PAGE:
their correctness.

The following commands permit to inject and verify an md5 signature on an iso
image:
            $ /usr/lib/anaconda-runtime/implantisomd5 iso-image              
            $ /usr/lib/anaconda-runtime/checkisomd5 iso-image                
                                                                             

After completing all these steps, we will find ourselves with the five CD
images to burn. Considering that typing all this stuff is a bit time
consuming, in the next section is presented a script, which will complete all
of the listed operations in a single run (do not forget to configure the
parameters properly).
-----------------------------------------------------------------------------

5.3.3.9. Putting all the steps together

The [rhcd-scripts/updateBuild.sh] updateBuild.sh script will execute all the
steps needed to rebuild the distribution CDs for RedHat 7.3, 8.0 or 9 in a
single run (as root). Before using this script you have to configure the
[rhcd-scripts/rhcd.conf] rhcd.conf configuration file after exporting a 
RHCDPATH variable pointing to the directory where this file is. If you want
to include a modified comps.xml (or comps) file in your CDs as explained in 
The comps file, you should copy it into the location defined by means of the 
COMPSFILE variable now (before executing the script). Don't forget to add the
modified splitdistro script to the /usr/lib/anaconda-runtime directory if you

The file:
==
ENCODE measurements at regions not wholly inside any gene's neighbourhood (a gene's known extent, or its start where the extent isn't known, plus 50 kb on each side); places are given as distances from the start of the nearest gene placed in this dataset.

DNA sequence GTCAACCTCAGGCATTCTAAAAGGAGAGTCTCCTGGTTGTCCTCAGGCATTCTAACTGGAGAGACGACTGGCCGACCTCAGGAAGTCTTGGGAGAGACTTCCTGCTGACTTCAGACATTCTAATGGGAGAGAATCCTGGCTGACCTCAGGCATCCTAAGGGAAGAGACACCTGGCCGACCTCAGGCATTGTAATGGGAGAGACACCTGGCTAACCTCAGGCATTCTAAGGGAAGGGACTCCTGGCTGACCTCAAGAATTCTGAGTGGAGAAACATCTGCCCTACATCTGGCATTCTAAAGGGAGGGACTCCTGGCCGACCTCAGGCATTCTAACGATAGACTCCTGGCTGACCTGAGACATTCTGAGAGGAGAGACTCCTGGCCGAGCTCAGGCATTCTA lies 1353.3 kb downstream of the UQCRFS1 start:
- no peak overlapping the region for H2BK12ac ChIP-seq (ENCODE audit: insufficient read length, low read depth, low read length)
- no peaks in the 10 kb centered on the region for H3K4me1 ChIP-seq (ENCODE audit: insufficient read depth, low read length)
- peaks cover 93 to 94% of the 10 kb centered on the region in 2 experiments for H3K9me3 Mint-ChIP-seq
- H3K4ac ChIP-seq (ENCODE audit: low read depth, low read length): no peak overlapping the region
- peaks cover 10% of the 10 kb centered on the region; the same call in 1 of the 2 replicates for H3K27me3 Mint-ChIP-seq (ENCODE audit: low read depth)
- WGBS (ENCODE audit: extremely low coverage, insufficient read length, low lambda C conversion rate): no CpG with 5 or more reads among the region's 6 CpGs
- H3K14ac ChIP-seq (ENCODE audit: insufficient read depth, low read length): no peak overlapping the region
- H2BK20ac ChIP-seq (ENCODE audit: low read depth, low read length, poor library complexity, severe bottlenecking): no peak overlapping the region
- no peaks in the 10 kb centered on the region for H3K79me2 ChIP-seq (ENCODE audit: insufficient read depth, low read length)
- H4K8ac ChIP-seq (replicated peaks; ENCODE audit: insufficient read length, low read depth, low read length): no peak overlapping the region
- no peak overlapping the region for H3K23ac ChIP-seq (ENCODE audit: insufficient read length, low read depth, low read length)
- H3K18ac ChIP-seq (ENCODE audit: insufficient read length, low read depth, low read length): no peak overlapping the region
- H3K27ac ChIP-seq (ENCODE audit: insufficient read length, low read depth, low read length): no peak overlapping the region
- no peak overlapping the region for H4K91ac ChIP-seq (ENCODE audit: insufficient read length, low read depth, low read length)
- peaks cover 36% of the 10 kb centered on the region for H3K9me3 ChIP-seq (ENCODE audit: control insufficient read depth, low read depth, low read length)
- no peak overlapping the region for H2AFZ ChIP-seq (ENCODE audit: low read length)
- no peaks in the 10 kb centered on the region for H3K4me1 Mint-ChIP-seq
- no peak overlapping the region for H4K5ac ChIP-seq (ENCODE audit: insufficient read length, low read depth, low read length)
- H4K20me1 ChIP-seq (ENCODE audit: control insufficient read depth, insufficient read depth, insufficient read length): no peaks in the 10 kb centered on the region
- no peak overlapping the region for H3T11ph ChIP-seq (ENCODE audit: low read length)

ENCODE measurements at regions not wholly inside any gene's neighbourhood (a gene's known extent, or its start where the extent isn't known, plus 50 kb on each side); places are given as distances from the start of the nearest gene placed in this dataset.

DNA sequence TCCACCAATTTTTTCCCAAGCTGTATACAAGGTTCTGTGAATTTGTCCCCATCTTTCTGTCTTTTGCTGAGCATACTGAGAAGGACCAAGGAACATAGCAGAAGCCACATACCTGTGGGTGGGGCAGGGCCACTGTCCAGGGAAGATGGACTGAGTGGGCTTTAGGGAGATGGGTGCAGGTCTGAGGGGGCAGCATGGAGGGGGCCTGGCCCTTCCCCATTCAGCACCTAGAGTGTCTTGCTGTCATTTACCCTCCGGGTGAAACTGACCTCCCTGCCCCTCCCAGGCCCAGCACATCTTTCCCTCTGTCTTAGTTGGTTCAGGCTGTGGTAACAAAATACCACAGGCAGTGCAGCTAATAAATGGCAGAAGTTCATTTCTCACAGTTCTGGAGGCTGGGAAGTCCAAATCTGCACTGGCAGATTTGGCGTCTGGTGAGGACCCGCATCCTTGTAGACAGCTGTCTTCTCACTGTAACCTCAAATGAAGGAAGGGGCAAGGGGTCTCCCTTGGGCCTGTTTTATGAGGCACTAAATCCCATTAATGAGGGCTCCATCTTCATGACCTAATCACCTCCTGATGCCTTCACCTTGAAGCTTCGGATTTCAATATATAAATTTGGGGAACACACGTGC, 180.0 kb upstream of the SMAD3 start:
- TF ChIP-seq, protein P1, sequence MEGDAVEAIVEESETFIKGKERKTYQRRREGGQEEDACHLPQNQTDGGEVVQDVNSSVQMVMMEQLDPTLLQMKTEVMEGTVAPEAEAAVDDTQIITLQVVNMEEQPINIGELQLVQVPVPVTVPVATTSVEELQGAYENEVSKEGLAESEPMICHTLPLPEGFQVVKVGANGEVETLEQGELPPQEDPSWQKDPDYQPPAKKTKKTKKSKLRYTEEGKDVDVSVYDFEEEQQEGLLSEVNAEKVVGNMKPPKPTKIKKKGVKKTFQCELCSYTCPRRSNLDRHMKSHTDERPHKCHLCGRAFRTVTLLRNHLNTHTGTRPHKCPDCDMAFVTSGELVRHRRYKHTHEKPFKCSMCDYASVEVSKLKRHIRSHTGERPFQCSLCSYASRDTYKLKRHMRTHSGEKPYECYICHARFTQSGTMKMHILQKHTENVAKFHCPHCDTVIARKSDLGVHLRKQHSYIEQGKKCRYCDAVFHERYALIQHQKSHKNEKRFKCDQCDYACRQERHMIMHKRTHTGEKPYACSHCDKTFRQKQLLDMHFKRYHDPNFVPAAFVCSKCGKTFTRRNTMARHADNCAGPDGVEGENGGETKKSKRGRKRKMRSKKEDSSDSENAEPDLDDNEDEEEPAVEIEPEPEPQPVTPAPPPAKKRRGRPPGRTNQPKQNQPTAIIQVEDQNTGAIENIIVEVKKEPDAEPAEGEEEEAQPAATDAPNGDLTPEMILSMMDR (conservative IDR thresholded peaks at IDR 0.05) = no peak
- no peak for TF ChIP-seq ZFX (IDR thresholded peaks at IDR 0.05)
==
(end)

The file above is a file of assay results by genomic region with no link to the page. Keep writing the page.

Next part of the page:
need it.

+---------------------------------------------------------------------------+
|            # export RHCDPATH=/home/luigi/tmp/rhcd-scripts                 |
|            # sh updateBuild.sh                                            |
|                                                                           |
+---------------------------------------------------------------------------+
-----------------------------------------------------------------------------

6. Burning the CD(s)

This is composed by an optional and a required steps. Remember that,
probably, you have to be "root" on your machine to run cdrecord .
-----------------------------------------------------------------------------

6.1. Test the image(s)

If you're paranoid, you can test your new disk image(s) by mounting it. If
you forgot to fix the file permissions or set the rock ridge extensions then
the error will be obvious here since the file names and directory structure
will be wrong. The (optional) test can be done by issuing the command: